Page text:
If you are currently using Google Chrome web browser on your Windows/Linux/Mac OS X based desktop computer OR on Android/iOS powered mobile or tablet device, then you can easily reduce your Wi-Fi, 3G and 4G LTE data usage by up to 50% using it and browse the web more faster. Let’s check out in this post how to do so?
The usage can be reduced by using data compression proxy, which allows your computer or mobile device to directly connect with an optimization server of Google running in one of its data centre. Once connected all your non-encrypted HTTP requests are relayed over this connection.
When the proxy server receives your request for rendering a webpage on your computer or mobile device, it first downloads the webpage onto its hard drive and then optimizes it using open source Page speed libraries. The optimised webpage is now sent to your computer or mobile device, where it is downloaded and any type of script execution (if any) takes place.
If you are going to use this feature, then keep following things in mind:
- All encrypted HTTPS requests are routed directly to the destination server and the proxy server is bypassed completely. This means that when you are trying to browse your bank’s secure website, your requests will not go through Google’s proxy servers in any case. Even when you type your bank account’s username and password, credit or debit card number, CVV code etc. on a secure webpage, then these entered details will also go directly to the destination server and will never pass through the proxy server.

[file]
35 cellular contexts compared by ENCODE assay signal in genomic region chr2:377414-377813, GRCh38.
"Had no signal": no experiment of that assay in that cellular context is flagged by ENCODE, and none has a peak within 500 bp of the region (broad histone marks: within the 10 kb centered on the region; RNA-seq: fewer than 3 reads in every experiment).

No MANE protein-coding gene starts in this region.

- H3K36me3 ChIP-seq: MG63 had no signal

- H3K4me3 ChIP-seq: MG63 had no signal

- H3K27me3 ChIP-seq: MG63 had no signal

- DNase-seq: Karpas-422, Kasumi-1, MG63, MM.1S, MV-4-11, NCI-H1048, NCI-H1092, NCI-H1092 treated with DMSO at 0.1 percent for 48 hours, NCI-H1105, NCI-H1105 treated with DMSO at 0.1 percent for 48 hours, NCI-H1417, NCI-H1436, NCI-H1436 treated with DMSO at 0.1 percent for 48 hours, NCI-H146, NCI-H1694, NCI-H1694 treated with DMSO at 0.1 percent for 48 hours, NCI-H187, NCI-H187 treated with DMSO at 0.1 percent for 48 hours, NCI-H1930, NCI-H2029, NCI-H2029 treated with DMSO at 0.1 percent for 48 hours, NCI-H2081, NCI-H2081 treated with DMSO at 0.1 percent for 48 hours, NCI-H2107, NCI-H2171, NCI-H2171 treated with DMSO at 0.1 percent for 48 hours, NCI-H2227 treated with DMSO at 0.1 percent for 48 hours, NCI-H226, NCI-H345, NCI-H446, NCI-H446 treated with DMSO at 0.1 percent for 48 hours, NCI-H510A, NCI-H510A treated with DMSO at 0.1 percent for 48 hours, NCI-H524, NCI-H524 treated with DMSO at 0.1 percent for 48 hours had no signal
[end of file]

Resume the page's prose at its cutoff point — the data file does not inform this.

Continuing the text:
- There is no need to sign in to your Google account to use the compression feature.
- If you are trying to browse a webpage using incognito mode, then the proxy server will again be bypassed completely.
SPDY (also known as/pronounced as SPeeDY) is an open networking protocol developed by developers at Google for transporting web content. The protocol is currently supported by Chromium, Firefox and Opera web browser and the upcoming HTTP/2.0 (HTTP network protocol) is also based on this protocol.
Whenever possible the connection between your computer or mobile device and the proxy server is made over SPDY protocol. If the connection cannot be made over this protocol, then a regular HTTP/1.1 is used for establishing a proxy connection.